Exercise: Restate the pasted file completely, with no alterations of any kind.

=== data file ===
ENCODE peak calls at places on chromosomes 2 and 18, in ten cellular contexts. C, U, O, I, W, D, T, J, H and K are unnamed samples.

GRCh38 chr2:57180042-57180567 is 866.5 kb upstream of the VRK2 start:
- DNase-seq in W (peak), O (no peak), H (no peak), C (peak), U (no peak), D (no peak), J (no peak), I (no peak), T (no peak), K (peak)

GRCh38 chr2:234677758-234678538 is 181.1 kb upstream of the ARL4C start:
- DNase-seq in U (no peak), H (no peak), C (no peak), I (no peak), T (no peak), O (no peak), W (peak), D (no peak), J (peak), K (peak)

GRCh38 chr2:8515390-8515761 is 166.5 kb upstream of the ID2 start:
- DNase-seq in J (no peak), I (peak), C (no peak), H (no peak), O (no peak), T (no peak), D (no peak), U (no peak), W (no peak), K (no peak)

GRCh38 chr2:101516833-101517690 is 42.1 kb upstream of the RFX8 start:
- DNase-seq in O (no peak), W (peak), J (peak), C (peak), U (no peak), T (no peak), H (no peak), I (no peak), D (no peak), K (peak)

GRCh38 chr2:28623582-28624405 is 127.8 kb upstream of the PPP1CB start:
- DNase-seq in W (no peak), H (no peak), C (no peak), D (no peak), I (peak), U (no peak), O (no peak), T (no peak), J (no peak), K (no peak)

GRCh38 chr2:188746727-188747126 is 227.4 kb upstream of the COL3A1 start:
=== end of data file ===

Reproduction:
ENCODE peak calls at places on chromosomes 2 and 18, in ten cellular contexts. C, U, O, I, W, D, T, J, H and K are unnamed samples.

GRCh38 chr2:57180042-57180567 is 866.5 kb upstream of the VRK2 start:
- DNase-seq in W (peak), O (no peak), H (no peak), C (peak), U (no peak), D (no peak), J (no peak), I (no peak), T (no peak), K (peak)

GRCh38 chr2:234677758-234678538 is 181.1 kb upstream of the ARL4C start:
- DNase-seq in U (no peak), H (no peak), C (no peak), I (no peak), T (no peak), O (no peak), W (peak), D (no peak), J (peak), K (peak)

GRCh38 chr2:8515390-8515761 is 166.5 kb upstream of the ID2 start:
- DNase-seq in J (no peak), I (peak), C (no peak), H (no peak), O (no peak), T (no peak), D (no peak), U (no peak), W (no peak), K (no peak)

GRCh38 chr2:101516833-101517690 is 42.1 kb upstream of the RFX8 start:
- DNase-seq in O (no peak), W (peak), J (peak), C (peak), U (no peak), T (no peak), H (no peak), I (no peak), D (no peak), K (peak)

GRCh38 chr2:28623582-28624405 is 127.8 kb upstream of the PPP1CB start:
- DNase-seq in W (no peak), H (no peak), C (no peak), D (no peak), I (peak), U (no peak), O (no peak), T (no peak), J (no peak), K (no peak)

GRCh38 chr2:188746727-188747126 is 227.4 kb upstream of the COL3A1 start: